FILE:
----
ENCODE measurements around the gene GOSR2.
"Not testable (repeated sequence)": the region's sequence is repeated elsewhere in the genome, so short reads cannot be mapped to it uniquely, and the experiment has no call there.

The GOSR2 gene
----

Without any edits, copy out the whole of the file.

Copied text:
ENCODE measurements around the gene GOSR2.
"Not testable (repeated sequence)": the region's sequence is repeated elsewhere in the genome, so short reads cannot be mapped to it uniquely, and the experiment has no call there.

The GOSR2 gene